FAA seeks to make airspace between LMM and Isla Grande airports safer
The Federal Aviation Administration (FAA) is launching a proceeding to potentially alter the flight path of airplanes departing the Isla Grande Airport in Miramar toward the east, so there is no conflict with aircraft using the Luis Muñoz Marín International Airport’s (LMM) airspace.
The FAA embarked on the public discussion following several studies to ensure that the airspace between the two airports is safe, agency officials said during an informal virtual meeting that was open to questions from the participating community, which included small aircraft operators.
At the heart of the discussion is the fact that the Fernando Luis Ribas Dominicci regional airport’s air traffic control tower in Isla Grande offers service from 7 a.m. to 7 p.m., but planes can still land and take off outside those hours.
But when they fly toward the east — in the direction of the LMM airport in Carolina — they are handed off to the air traffic control tower at LMM for guidance.
FAA officials, LMM representatives and air traffic controllers took part in the meeting about the planned changes, which essentially call for giving pilots taking off from Isla Grande more time to establish two-way communication with LMM’s air traffic control tower.
If the proposed changes are ultimately passed, pilots leaving Isla Grande headed east will have about 2.5 additional miles to inform whether they need to enter LMM’s airspace, all in the name of enhanced safety, airport officials said.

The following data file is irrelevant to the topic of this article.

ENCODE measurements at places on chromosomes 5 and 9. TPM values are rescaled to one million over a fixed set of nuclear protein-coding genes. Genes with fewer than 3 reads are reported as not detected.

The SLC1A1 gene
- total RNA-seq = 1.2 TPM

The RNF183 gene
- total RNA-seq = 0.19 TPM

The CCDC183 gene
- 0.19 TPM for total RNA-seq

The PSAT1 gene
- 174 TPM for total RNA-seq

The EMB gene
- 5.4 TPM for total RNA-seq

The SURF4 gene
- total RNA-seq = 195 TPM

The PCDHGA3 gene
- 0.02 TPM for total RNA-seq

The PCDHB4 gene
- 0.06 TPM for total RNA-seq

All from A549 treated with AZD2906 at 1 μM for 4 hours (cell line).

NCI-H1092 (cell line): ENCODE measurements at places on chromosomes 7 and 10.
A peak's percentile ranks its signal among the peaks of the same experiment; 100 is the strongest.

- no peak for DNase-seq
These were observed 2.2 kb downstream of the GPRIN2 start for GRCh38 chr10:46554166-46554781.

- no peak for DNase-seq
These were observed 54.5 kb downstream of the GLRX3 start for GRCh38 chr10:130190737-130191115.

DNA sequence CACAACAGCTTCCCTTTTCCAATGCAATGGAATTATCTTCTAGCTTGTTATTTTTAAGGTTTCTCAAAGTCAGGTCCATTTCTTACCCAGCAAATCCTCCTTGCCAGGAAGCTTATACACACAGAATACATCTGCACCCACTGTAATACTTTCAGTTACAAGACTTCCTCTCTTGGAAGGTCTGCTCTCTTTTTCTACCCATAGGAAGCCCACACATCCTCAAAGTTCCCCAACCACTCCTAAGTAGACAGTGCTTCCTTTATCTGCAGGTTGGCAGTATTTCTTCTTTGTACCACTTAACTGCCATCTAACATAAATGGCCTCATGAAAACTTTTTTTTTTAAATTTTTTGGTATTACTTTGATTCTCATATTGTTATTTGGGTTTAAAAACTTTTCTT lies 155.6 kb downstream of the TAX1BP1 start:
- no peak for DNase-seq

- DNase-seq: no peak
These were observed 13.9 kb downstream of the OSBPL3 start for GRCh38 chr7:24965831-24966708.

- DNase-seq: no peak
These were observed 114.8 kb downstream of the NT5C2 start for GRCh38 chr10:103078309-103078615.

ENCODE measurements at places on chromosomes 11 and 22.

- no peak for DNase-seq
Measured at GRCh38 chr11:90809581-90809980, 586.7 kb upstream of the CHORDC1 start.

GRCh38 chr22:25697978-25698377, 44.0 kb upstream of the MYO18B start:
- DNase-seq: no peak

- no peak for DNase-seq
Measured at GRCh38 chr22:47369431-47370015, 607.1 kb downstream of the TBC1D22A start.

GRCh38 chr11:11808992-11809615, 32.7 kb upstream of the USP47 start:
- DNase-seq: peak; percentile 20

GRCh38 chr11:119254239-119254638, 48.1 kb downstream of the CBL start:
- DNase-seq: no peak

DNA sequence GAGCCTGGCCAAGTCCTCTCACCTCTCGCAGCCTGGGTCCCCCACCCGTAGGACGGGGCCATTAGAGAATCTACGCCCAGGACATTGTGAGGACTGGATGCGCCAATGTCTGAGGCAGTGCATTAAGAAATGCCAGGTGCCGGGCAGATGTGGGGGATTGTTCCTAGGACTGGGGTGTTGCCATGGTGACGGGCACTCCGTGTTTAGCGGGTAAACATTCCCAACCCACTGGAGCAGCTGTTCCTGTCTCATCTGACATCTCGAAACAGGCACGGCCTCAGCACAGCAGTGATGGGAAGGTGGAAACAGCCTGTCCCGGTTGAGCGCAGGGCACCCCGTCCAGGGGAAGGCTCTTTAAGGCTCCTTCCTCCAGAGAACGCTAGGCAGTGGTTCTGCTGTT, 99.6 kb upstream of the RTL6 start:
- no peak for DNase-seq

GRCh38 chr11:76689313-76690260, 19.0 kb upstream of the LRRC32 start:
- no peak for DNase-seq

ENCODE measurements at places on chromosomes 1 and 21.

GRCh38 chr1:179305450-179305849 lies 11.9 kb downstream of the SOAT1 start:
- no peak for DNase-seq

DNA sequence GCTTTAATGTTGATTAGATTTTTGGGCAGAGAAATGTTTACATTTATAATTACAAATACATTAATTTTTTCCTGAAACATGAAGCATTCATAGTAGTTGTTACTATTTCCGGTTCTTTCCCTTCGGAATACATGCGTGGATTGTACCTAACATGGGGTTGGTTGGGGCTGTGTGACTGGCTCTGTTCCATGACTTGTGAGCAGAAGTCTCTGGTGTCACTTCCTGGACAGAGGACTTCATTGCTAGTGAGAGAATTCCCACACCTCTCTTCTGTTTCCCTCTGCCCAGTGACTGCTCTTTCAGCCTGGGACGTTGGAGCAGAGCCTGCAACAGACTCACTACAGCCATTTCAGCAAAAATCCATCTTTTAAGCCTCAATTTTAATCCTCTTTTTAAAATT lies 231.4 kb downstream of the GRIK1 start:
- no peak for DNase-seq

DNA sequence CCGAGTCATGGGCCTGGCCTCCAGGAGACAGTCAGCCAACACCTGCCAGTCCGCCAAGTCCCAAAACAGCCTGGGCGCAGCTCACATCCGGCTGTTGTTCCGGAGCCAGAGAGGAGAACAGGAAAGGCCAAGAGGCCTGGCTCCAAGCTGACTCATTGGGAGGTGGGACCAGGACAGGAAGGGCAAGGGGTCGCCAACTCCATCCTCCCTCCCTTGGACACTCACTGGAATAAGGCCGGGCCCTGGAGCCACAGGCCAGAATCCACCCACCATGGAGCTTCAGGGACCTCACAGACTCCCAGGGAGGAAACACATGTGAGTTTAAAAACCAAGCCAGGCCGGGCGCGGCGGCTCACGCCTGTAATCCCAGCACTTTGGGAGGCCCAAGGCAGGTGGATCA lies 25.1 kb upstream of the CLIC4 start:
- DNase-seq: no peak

During the informal meeting conducted via Zoom, Sonia Quiñones, operations supervisor at LMM, confirmed that pilots using the Isla Grande airport have “expressed confusion when departing from [Isla Grande] when the Isla Grande tower is closed and with their responsibility of establishing two-way radio communications upon entering” LMM airspace.
“If a pilot departs westbound, for example, and remains clear of [LMM] airspace, there’s no need to communicate with the San Juan tower at that time. But in case they do, then they would have to definitely contact us at the tower prior to entering our airspace,” she said.
The proposed changes in handoffs for aircraft between Isla Grande and the LMM tower will not imply an increase in the number of flights already using the airport facilities, as the FAA does not control that aspect of airport operations.
“The FAA considers making a change like this for safety. The plan will not change existing flight paths and it will not be the cause of more flights over the area,” said Andreese Davis, the FAA’s Operations Support Group Airspace and Procedures South Team Manager.
The FAA’s proposed rulemaking will go through several reviews and the public can participate and comment on the proposed changes through March 28.
Before any changes can be made, the proposed rule must also go through the environmental review, which is required by the National Environmental Policy Act, Davis said.
“The review includes a preliminary technical review, a preliminary environmental review, an internal review and choice of appropriate NEPA review, which could include extraordinary circumstances and significant impacts,” he said.
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